Arsenal Second Halves By the Numbers


Some of you may be wondering why I haven’t produced a By The Numbers column for either the Fulham match or the FA Cup match against Leeds (Leeds Leeds Leeds). Simply put, after watching Arsenal collapse in the second half against Fulham I didn’t feel like doing my normal schtick. You know the whole:

12 – Times I bashed my skull against the wall in my living room after watching Squillaci provide the headed assist for Bobby Zamora to score the winner

I kept looking at the data and trying to pull something out that didn’t make me want to bash my head against the wall and couldn’t find it. Zero shots on goal in the second half. Zero. So, what happened?

Well, we know that tactically Martin Jol made a change in the Fulham midfield and Arsenal found themselves outnumbered and unable to get the ball out of their own half. That partially explains the fact that Arsenal had 16 shots (9 on goal) in the first half and just 3 shots (0 on goal) in the second. But the more I looked at the data the more I could see that by every other metric Fulham dominated that second half, passes, possession, shots, tackles, everything.

Of course it’s easy to point at referee Lee Probert who objectively got both of the major decisions wrong* by not awarding Arsenal at least one clear penalty and by sending Djourou off for a non-foul. But blaming Probert masks the fact that from what I saw Arsenal came out in the second half “with the handbrake on”.

Wenger said that his team had dropped a bit physically against Fulham and I had noticed something similar in the previous match against QPR where Arsenal had only managed to complete 162 passes from open play in the second half. What I didn’t know was whether 162 passes was good or bad for Arsenal — my gut thought it was bad but I didn’t have any data to back that up.

So, I got in my canoe and paddled out to stat-island where I could be alone with all of the data from Arsenal’s first 20 games of this season. On stat-island I discovered fire and danced naked with my friend Wilson. Also, I settled on three data points that I thought relevant to telling the story of Arsenal’s first and second halves this season: tackles, passes, and shots.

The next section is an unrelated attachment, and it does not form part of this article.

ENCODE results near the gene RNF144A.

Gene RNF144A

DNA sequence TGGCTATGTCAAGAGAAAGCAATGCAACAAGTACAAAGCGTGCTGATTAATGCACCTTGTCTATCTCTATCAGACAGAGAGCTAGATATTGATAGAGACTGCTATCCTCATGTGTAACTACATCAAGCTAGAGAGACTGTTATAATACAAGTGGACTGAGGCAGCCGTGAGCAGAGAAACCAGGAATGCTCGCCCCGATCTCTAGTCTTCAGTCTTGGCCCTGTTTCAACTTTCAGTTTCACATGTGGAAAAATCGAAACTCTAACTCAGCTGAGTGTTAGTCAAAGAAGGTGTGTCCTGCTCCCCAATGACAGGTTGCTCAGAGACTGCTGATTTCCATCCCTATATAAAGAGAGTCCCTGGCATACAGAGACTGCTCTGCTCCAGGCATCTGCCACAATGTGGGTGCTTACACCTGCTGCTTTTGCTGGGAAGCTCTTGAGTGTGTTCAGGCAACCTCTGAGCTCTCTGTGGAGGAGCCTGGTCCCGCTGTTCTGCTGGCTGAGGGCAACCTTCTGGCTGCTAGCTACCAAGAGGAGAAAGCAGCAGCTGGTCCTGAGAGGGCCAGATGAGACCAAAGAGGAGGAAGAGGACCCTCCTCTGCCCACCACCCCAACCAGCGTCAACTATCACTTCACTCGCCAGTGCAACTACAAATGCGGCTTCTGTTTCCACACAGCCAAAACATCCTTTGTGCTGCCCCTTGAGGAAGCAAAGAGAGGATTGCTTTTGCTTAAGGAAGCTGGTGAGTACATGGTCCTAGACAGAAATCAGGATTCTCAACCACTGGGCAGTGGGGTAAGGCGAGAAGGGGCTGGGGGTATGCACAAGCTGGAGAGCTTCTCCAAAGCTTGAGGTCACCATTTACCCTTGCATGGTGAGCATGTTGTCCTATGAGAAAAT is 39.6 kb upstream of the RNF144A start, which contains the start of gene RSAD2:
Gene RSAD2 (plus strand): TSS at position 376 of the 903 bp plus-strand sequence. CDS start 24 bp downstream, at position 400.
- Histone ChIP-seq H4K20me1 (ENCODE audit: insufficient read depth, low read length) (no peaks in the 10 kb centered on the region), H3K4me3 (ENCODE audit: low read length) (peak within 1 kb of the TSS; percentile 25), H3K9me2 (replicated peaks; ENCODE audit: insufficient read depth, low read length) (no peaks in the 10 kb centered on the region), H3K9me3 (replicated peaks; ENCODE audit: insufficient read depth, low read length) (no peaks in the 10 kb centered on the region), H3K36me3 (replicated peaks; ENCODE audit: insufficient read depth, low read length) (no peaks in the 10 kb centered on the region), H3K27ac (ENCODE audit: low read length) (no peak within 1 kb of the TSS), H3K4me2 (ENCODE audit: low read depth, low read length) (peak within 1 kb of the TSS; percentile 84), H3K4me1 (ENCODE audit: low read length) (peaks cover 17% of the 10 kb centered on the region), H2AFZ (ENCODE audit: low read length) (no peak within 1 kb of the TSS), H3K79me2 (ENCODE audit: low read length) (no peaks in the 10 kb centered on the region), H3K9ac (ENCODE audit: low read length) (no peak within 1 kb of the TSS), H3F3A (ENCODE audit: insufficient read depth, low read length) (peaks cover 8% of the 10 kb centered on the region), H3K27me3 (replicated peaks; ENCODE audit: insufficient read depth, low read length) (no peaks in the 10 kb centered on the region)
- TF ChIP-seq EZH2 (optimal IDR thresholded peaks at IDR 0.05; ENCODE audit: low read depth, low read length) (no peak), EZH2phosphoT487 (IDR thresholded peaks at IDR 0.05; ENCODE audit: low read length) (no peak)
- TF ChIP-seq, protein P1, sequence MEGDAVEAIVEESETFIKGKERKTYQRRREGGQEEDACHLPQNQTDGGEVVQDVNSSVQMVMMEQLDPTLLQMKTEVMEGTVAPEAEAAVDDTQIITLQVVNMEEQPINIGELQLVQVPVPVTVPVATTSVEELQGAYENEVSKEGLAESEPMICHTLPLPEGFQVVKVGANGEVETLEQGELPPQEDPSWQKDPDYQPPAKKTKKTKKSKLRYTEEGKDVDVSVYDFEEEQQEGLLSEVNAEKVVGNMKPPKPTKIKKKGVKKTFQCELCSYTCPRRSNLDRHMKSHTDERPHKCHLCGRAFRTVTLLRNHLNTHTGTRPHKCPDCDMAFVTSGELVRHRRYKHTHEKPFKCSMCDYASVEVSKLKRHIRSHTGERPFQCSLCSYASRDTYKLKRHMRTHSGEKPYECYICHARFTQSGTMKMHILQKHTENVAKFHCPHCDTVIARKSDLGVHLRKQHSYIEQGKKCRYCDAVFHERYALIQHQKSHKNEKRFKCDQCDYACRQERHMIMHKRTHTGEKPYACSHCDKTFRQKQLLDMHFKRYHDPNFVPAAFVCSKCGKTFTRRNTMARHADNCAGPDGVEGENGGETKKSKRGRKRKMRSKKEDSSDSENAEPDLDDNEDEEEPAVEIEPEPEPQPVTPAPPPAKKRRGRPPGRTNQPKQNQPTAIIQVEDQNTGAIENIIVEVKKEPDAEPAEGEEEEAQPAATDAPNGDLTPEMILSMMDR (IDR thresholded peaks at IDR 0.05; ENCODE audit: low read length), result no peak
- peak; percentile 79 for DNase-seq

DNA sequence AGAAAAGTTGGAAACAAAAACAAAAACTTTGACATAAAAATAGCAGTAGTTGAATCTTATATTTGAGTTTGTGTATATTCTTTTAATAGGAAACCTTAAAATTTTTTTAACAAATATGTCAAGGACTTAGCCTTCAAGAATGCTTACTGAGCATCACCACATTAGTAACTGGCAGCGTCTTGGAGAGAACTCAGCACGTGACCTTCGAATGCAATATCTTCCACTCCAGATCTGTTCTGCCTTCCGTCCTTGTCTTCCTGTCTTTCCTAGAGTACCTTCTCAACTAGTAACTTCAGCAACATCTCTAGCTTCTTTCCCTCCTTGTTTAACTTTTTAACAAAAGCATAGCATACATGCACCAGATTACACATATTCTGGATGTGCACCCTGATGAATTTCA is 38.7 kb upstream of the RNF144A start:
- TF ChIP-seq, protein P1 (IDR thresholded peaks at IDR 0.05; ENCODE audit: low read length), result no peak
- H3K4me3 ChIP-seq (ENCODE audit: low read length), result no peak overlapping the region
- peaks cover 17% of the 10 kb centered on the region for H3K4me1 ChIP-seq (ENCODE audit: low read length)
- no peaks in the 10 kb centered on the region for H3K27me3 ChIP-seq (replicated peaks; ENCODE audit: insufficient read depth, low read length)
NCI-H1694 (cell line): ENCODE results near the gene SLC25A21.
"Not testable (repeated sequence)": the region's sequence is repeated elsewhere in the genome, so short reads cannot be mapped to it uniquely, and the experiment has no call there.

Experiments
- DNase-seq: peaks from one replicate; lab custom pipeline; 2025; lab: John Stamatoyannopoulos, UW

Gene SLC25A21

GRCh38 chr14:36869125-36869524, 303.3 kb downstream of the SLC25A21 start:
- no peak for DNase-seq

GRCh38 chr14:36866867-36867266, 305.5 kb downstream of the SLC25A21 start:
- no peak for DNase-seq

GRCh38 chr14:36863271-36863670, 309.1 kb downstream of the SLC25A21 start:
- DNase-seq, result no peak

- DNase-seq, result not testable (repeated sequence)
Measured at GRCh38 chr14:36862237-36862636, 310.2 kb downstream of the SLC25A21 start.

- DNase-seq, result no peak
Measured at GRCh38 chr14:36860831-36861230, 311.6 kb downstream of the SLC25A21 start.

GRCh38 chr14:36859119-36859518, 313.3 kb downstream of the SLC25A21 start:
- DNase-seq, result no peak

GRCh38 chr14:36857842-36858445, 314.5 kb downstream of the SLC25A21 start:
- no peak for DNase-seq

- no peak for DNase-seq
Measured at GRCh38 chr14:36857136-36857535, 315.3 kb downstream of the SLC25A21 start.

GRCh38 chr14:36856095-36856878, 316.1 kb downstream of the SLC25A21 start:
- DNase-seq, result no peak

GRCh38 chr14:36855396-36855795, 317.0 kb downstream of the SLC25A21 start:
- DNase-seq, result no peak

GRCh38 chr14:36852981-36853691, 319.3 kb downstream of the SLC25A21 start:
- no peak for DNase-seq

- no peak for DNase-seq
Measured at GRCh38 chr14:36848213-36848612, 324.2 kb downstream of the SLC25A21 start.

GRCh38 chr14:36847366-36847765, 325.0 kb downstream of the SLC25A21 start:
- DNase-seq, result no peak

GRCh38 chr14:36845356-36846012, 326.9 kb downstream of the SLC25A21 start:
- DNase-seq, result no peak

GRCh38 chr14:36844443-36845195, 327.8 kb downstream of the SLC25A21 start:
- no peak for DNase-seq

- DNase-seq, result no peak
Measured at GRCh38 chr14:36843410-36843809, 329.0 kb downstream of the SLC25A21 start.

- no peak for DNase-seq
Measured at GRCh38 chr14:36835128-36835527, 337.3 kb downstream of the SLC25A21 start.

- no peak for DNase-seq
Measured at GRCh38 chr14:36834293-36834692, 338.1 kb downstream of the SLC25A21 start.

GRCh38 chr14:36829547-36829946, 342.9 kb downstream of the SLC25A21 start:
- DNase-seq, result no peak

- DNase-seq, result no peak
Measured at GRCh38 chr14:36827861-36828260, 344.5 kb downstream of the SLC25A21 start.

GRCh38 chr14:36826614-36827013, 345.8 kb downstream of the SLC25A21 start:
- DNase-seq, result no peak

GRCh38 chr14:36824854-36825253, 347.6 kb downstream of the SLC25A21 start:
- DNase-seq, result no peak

Passes is a no-brainer: Arsenal rely on passing for both offense and defense.¬† Here I included only Arsenal’s completed passes from open play because only those passes help Arsenal retain possession which they use to attack and as a form of defense. Tackles, as used on the Guardian Chalkboards, includes aerial duels, ground tackles, and take-ons. Here I didn’t distinguish between successful tackles or unsuccessful tackles, I just wanted to know how many tackles the team attempted. This metric appealed to me because it can indicate work rate. If a team is making a lot of attacking dribbles, ground tackles, and challenging for balls in the air they are generally working very hard. Also, leaving off whether they were successful in that endeavor can help to mitigate the effect a referee can have on a game. Finally, I wanted to include shots, not shots on goal but just shots in general, because I feel that a team who are generating a lot of chances are working very hard.

All data (except the Index) courtesy Opta via the Guardian Chalkboards

As you can see I have color coded certain data points to indicate when Arsenal outperform their season average (purple) or underperform (red). You will also notice that I included two games from last season, Tottenham and Newcastle, at the top of the chart. These were there as tests of my “Index”. The index being a formula generated from an amalgam of Arsenal’s second half performance in each category compared to the season averages. Overall, I’m pretty satisfied with the index. Negative index numbers typically indicate that Arsenal played poorly in the second half and positive numbers show the opposite.